Wednesday, November 18, 2009

As Hospitals Gain Cardiologist Employees, Private Cardiologists Are Shunned

An interesting story has developed in Missouri where a private group of cardiologists was asked to no longer see their patients at the local hospital. It seems the hospital hired it's own group of cardiologist-employees. Things grew so contentious according to the video accompanying the report, when the cardiologists asked for an OR lite, they were told to use a flashlight (the hospital disputes the claim).

As the cardiologist shift to adjust for the economic realities that confront them, they have much more to lose from their patient relationships as its the patients that are inevitably affected the most when these shifts occur.



Anonymous said...

do you think any cardiology groups can survive without affiliation with a hospital? or is only a matter of time until they sell out?

DrWes said...

Anony 01:00 PM-

Interesting question.

I think it depends on two things: (1) the current health care reform efforts underway to create "accountable care organizations" and "medical homes" and linking payments to that model and (2) the market conditions of the community in which the cardiology practice has established itself.

If the cardiology group is the so-called "only game in town," their chance of survival (at least in the short term) is good, since they can negotiate effectively with hospitals to meet their needs. On the other hand, if the market contains many cardiology players, then the risks are greater for the independent groups.

Recall that there are many fewer hospitals than cardiologists. If the model going forward requires institutional affiliations for payments (a la the "bundled" payment concept), then cardiologists will have to affiliate to get paid. If the hospital already has cardiologists, or hires others at lower cost to support their needs, the existing private doctors may find they have to move their patients or travel further distances to maintain their practices at another inpatient facility (as it appears to be in the above referenced instance).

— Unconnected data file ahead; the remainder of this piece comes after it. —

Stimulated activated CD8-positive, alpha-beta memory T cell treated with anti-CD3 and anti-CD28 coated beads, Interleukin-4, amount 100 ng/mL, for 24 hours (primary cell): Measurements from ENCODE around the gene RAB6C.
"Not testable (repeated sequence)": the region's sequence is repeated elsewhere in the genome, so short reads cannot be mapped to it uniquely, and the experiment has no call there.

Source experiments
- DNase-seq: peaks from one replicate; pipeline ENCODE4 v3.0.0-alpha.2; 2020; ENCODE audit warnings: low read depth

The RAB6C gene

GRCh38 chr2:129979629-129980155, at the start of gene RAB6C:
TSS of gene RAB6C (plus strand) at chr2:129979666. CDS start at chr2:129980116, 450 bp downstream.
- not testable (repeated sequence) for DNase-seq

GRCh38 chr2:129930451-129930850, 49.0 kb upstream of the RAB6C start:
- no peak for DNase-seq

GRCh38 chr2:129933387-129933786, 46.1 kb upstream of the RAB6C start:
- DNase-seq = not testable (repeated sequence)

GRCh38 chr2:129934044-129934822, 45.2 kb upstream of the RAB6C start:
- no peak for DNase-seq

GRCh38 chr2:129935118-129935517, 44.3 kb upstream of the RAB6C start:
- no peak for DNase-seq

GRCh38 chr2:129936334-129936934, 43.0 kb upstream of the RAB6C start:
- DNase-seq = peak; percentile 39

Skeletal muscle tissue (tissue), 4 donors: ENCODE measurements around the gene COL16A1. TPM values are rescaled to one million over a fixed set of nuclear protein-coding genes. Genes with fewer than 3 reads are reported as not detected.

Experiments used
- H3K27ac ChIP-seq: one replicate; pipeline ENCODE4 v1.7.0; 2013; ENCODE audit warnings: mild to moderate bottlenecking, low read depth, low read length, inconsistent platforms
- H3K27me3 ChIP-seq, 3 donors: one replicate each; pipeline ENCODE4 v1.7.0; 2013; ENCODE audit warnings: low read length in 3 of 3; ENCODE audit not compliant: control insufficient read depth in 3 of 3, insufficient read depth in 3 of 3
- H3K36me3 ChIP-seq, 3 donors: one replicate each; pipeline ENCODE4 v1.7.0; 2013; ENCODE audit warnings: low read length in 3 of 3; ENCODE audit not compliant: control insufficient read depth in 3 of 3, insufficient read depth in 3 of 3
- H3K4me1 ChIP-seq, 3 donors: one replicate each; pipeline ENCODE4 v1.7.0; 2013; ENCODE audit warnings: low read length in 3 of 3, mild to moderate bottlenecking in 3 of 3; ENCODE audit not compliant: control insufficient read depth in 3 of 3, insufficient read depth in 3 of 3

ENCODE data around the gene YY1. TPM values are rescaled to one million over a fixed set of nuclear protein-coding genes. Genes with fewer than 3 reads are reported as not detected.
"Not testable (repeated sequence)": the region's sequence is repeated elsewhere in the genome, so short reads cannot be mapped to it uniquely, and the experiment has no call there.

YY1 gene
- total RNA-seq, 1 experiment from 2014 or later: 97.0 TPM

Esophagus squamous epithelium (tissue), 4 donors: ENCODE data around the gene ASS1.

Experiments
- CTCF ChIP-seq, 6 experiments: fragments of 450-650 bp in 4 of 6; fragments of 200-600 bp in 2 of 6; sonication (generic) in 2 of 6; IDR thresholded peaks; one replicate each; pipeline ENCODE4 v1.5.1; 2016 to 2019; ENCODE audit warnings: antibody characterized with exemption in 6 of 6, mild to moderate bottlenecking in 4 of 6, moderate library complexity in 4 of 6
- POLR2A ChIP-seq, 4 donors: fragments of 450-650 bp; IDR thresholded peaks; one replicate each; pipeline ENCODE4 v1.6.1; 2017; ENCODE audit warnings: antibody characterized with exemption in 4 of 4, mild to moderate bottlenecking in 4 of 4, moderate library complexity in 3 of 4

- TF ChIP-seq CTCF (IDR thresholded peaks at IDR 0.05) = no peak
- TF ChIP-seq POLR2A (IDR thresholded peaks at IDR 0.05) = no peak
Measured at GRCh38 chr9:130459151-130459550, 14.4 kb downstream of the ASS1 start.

Keith said...

This is the problem, however, in driving this model of payment.

It is essentially placing control in some of the stodgious parts of the health care system; namely hospitals, which have been some of the major drivers of cost over the past several years. Whether these brilliant CEO's at these institutions can now effectively function in a non-fee for service world where the objective is no longer to sell more widgets is what we will need to see.

The hospital (in the traditional sense of a place where more complicated surgery is performed and patients are monitored and treated overnight) has been a dying business for some time. It is not clear that we should entrust hospitals as the epicenter of care when most of this care can be performed outside of the hospital setting. Hospitals have known this for some time and have expanded their services into outpatient services in a dramatic way. Certainly the EMR no longer requires all of the medical team to reside in one location as in the past. So what this idea of accountable care organizations may do is consolidate the power and influence of the hospital industry and will likely regionalize these big providers so that little if any competition exists! And then how will costs be controlled?

Better that multi-specialty medical groups act independently of the hospital structure and be allowed to partner and split these shared payments so that groups can move their patients to the hospitals that provide the best service to their patients. This would allow some flexibility and competition to the system and diminish the importance of the hospital, which is ultimately where the cost savings will be acheived. Just look at what choices do you have in your area of practice if you are not content with the service (total dominance of one provider on the North Shore of Chicago) and the fact that required accountable care organizations will spell the death knell for whatever little competition exists. Not a pretty senario in my mind.

Anonymous said...

A similar scenario is being played out in a major LA hospital. It is not yet complete, but they are trying to force out the private practice cardiologists.

Anonymous said...

Sorry. This comment is not about this article. It is about Rep. David Camp's most recent statement about the latest breast health study. Please blog regarding this. No fair begging off because you aren't a "breast man". This is the very same guy you felt was talking sense a couple of weeks ago. What say you today?

Anonymous said...

David Camp quote (from Gail Collins column in NYT). In case you missed it....

I mean, let the rationing begin. This is what happens when bureaucrats make your health care decisions,” said Representative David Camp, the ranking Republican on the House Ways and Means Committee

DrWes said...

Anony 10:05 and 11:05pm-

I'm not sure I could say it better than Dr. Rich did, so I'll refer you there, rather than detract from this thread.

Orac said...

Sorry, but Dr. Rich has no clue what he's talking about on this the issue of the USPSTF recommendations, no clue at all, no clue at all.